Coastal Commission to review Newport lighthouse proposal

When Newport Beach city staffers head to San Diego on Wednesday for the March California Coastal Commission meeting, they plan to go big or go home when it comes to the 71-foot faux lighthouse the city hopes to build at Marina Park.

Right now, said Public Works Director Dave Webb, the city has permission to build a tower of up to 35 feet — the current height limit for the area — as part of the commission's approval of the whole park. The city has applied separately for an exception to that height limit to build up to 73 feet.

To settle instead for a 55-foot tower, as a commission staff report recommends, Webb said, "doesn't give us the destination and wayfinding we need."

"It doesn't make sense for the additional cost," he said. "I'm pretty sure the commission will understand that and approve the 71 feet."

But if commissioners side with the report issued in advance of the three-day meeting — which will also decide the fate of Newport's beach fire rings — the city's plans for an "iconic" structure at the long-planned Balboa Peninsula community center may get short shrift.

According to the report, the lighthouse as proposed would impact "public views and community character."

A 55-foot lighthouse, on the other hand, would be tall enough to house a tsunami warning device the city proposed for the structure, without more than doubling the current height limit.

The report recommended that the commission deny the city's application, pending the city's agreement to modify the application to make the lighthouse 55 feet tall.

The report cited the city's application, which said the extra height would provide "a navigational element for watercraft; an [enclosure] for telecommunication and tsunami warning device equipment; a focal point; and an established iconic landmark."

In July, the city voted to change its own land-use plan to allow for the structure. It submitted its application to the commission in October, which was first rejected as incomplete.

In November, it submitted a new request, which was accepted.

In its application, the city included analyses of nearby structures that also exceed that height limit, including the 81-foot high Balboa Pavilion cupola and a 43-foot tall tower at the Balboa Inn.

But, according to the report, most of the six buildings mentioned were built before the passage of the Coastal Act in the 1970s, which gave the commission authority over coastal areas, and all of the structures were built before the 2005 adoption of the city's Shoreline Height Limitation Zone was established.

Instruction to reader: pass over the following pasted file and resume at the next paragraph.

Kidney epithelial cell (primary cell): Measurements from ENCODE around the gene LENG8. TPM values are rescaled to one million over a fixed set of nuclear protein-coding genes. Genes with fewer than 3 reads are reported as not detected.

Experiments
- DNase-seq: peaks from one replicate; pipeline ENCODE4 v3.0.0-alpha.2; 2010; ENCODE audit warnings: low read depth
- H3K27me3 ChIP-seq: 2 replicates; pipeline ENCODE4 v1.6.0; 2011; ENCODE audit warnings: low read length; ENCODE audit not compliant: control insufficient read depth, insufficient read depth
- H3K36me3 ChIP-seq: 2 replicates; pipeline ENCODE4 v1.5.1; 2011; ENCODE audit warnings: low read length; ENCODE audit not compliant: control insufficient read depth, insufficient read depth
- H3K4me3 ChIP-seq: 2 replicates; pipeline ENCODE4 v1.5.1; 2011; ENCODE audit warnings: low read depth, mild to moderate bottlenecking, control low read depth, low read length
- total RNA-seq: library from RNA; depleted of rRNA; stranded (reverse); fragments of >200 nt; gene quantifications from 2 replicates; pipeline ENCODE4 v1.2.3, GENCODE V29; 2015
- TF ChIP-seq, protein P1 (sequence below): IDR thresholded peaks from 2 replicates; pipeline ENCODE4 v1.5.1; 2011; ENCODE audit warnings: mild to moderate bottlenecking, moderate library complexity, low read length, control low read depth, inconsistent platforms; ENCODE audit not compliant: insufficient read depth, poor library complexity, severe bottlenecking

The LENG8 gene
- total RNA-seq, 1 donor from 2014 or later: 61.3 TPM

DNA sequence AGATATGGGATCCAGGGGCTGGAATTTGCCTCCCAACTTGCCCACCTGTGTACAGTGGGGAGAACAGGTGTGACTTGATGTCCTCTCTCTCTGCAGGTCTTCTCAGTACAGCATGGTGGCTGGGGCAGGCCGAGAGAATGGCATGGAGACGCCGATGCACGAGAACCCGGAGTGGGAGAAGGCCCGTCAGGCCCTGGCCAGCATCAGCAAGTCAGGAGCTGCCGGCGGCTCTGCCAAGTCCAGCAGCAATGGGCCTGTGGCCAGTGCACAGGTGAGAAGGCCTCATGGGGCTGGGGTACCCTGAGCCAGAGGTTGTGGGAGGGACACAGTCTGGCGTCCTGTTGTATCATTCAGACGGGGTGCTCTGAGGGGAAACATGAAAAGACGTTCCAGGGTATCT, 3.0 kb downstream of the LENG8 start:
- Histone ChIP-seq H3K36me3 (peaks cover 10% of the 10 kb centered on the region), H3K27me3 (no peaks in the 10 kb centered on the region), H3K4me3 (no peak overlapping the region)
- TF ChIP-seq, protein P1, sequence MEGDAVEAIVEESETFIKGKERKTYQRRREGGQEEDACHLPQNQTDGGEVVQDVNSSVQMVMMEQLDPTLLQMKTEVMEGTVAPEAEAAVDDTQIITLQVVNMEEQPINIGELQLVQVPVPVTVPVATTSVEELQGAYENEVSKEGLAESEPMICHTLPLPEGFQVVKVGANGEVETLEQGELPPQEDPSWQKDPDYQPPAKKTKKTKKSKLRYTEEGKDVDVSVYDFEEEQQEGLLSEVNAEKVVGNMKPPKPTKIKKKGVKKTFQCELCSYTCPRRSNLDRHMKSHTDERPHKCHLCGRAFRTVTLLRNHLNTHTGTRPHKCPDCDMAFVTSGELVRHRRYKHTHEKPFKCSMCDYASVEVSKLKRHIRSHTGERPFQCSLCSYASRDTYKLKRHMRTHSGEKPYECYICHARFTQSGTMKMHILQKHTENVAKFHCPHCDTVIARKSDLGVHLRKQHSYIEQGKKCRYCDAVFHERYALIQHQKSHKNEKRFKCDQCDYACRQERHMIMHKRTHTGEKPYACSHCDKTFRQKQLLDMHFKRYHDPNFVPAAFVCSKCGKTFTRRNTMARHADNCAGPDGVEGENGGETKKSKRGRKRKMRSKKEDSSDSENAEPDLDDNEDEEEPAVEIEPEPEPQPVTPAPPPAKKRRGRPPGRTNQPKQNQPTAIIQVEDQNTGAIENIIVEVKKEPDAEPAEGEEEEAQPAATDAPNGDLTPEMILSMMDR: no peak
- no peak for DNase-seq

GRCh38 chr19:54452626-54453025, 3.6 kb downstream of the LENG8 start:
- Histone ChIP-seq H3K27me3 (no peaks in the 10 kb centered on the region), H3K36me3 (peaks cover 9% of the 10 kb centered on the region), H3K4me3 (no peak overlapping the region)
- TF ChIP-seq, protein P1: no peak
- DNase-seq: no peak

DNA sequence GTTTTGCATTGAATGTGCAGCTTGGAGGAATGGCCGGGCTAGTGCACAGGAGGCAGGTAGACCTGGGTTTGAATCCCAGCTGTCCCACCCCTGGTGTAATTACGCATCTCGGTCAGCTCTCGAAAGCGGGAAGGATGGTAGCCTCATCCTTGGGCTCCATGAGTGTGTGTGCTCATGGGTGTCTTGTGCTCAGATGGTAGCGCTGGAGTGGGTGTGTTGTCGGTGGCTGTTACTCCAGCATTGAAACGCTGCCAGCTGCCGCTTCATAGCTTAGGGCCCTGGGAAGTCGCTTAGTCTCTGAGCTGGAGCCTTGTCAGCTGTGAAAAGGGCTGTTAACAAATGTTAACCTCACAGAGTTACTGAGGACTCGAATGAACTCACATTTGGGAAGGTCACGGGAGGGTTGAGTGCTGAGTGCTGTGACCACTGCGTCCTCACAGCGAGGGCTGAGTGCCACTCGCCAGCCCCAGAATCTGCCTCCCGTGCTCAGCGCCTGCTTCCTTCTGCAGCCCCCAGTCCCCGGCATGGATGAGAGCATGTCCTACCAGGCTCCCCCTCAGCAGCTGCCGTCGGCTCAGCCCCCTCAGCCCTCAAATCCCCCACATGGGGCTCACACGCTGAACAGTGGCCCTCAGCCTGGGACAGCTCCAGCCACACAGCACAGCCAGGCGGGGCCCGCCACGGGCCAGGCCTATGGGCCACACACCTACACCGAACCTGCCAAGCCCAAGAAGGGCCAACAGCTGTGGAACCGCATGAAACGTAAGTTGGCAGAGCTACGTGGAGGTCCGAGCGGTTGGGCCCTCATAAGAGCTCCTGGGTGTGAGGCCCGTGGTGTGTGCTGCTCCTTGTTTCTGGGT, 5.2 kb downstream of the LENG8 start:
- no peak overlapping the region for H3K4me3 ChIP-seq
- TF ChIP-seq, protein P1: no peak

Ultimately, the report said, the tower didn't need to be upwards of 70 feet tall to achieve any of its stated purposes and would set a bad precedent — a view shared by some residents who have argued against the park.

The tsunami warning equipment to be housed is 54.25 feet tall, it said.

"Furthermore," the report continues, "a 35-foot-high non-functioning lighthouse tower associated with the proposed restroom at the Marina Park Project was already approved by the commission as part of the June 2012 [Coastal Development Permit.]"

That lighthouse, the report suggests, "could serve as the focal point and iconic landmark the city is seeking to establish at the site."

In June, the commission approved the park project as a whole, which is slated to include a 23-slip public marina, a multi-purpose community building and a Girl Scout building, among other amenities. The project will displace residents living in about 60 mobile homes on the site.

The permit approved in June is still being processed, though the City Council on Tuesday voted to approve a roughly $1.2-million contract for construction management services for the project.

The wait, city officials said at the meeting, has been the source of some frustration.

"It's been about nine months," Webb said Friday. "It's an extraordinarily long time."

As for the lighthouse, the commission has until February of next year to make a final decision after it extended the deadline in January.


Fire Rings

At Wednesday's meeting the commission may resolve an issue that officials have said they're burning to see put to rest.

Commission staff recommended that the city's fire rings stay in place, contrary to a city request. A staff report said if the city removed the rings, it would put an unacceptable damper on public beach access.

After a long debate at the city level, Newport submitted an application to remove the fire rings at Corona del Mar State Beach and on either side of Balboa Pier, citing neighbors' health concerns about smoke from the wood burned in the rings. Residents who argued against removing the rings said they made up an integral and decades-old part of Newport's beach culture.

Friday, Deputy Community Development Director Brenda Wisneski said staff from her department plan to attend the commission meeting to plead their case.

"Our approach is to basically remind the Coastal Commission that the staff recommendation [to keep the rings] does not recognize the health issues that have been documented extensively," she said. "It's been demonstrated that 10% of the population has asthma. Those people can't come to the beach when the fire rings are being used."

She added that in exchange for removing the rings, the city could propose adding new public amenities to the beaches, like volleyball and basketball courts or a covered, illuminated seating area available for evening activities.

"We're waiting to see what the Coastal Commission does," she said.

Twitter: @jillcowan

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